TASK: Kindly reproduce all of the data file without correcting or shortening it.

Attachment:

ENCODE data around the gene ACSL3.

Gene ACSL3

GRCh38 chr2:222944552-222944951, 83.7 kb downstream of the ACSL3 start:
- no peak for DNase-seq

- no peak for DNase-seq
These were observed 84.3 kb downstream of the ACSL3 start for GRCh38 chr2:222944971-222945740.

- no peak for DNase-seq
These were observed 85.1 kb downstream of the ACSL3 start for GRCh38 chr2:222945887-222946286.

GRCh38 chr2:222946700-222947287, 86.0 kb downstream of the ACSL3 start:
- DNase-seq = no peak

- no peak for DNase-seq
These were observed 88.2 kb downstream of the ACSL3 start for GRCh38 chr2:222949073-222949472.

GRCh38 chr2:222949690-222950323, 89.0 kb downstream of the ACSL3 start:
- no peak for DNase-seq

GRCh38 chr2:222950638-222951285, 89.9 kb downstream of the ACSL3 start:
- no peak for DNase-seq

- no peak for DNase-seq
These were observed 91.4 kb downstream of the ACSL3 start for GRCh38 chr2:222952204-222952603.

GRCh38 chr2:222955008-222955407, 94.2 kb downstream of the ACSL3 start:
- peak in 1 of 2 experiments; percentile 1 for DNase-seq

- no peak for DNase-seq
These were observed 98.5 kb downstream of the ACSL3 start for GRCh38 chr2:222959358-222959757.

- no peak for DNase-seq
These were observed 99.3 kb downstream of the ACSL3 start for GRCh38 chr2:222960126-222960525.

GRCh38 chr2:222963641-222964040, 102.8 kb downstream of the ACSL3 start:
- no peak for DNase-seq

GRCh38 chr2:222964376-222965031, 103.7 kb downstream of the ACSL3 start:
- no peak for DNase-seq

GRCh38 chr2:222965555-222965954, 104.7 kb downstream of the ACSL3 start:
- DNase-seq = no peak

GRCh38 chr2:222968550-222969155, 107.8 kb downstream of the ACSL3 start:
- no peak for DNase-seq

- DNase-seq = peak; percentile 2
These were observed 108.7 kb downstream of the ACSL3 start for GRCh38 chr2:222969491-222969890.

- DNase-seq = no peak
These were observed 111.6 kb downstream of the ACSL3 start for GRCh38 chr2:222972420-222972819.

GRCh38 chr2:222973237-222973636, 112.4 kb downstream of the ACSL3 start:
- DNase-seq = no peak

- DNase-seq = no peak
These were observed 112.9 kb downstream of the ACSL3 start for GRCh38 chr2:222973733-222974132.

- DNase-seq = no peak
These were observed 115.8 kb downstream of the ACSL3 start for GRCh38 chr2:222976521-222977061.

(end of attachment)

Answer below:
ENCODE data around the gene ACSL3.

Gene ACSL3

GRCh38 chr2:222944552-222944951, 83.7 kb downstream of the ACSL3 start:
- no peak for DNase-seq

- no peak for DNase-seq
These were observed 84.3 kb downstream of the ACSL3 start for GRCh38 chr2:222944971-222945740.

- no peak for DNase-seq
These were observed 85.1 kb downstream of the ACSL3 start for GRCh38 chr2:222945887-222946286.

GRCh38 chr2:222946700-222947287, 86.0 kb downstream of the ACSL3 start:
- DNase-seq = no peak

- no peak for DNase-seq
These were observed 88.2 kb downstream of the ACSL3 start for GRCh38 chr2:222949073-222949472.

GRCh38 chr2:222949690-222950323, 89.0 kb downstream of the ACSL3 start:
- no peak for DNase-seq

GRCh38 chr2:222950638-222951285, 89.9 kb downstream of the ACSL3 start:
- no peak for DNase-seq

- no peak for DNase-seq
These were observed 91.4 kb downstream of the ACSL3 start for GRCh38 chr2:222952204-222952603.

GRCh38 chr2:222955008-222955407, 94.2 kb downstream of the ACSL3 start:
- peak in 1 of 2 experiments; percentile 1 for DNase-seq

- no peak for DNase-seq
These were observed 98.5 kb downstream of the ACSL3 start for GRCh38 chr2:222959358-222959757.

- no peak for DNase-seq
These were observed 99.3 kb downstream of the ACSL3 start for GRCh38 chr2:222960126-222960525.

GRCh38 chr2:222963641-222964040, 102.8 kb downstream of the ACSL3 start:
- no peak for DNase-seq

GRCh38 chr2:222964376-222965031, 103.7 kb downstream of the ACSL3 start:
- no peak for DNase-seq

GRCh38 chr2:222965555-222965954, 104.7 kb downstream of the ACSL3 start:
- DNase-seq = no peak

GRCh38 chr2:222968550-222969155, 107.8 kb downstream of the ACSL3 start:
- no peak for DNase-seq

- DNase-seq = peak; percentile 2
These were observed 108.7 kb downstream of the ACSL3 start for GRCh38 chr2:222969491-222969890.

- DNase-seq = no peak
These were observed 111.6 kb downstream of the ACSL3 start for GRCh38 chr2:222972420-222972819.

GRCh38 chr2:222973237-222973636, 112.4 kb downstream of the ACSL3 start:
- DNase-seq = no peak

- DNase-seq = no peak
These were observed 112.9 kb downstream of the ACSL3 start for GRCh38 chr2:222973733-222974132.

- DNase-seq = no peak
These were observed 115.8 kb downstream of the ACSL3 start for GRCh38 chr2:222976521-222977061.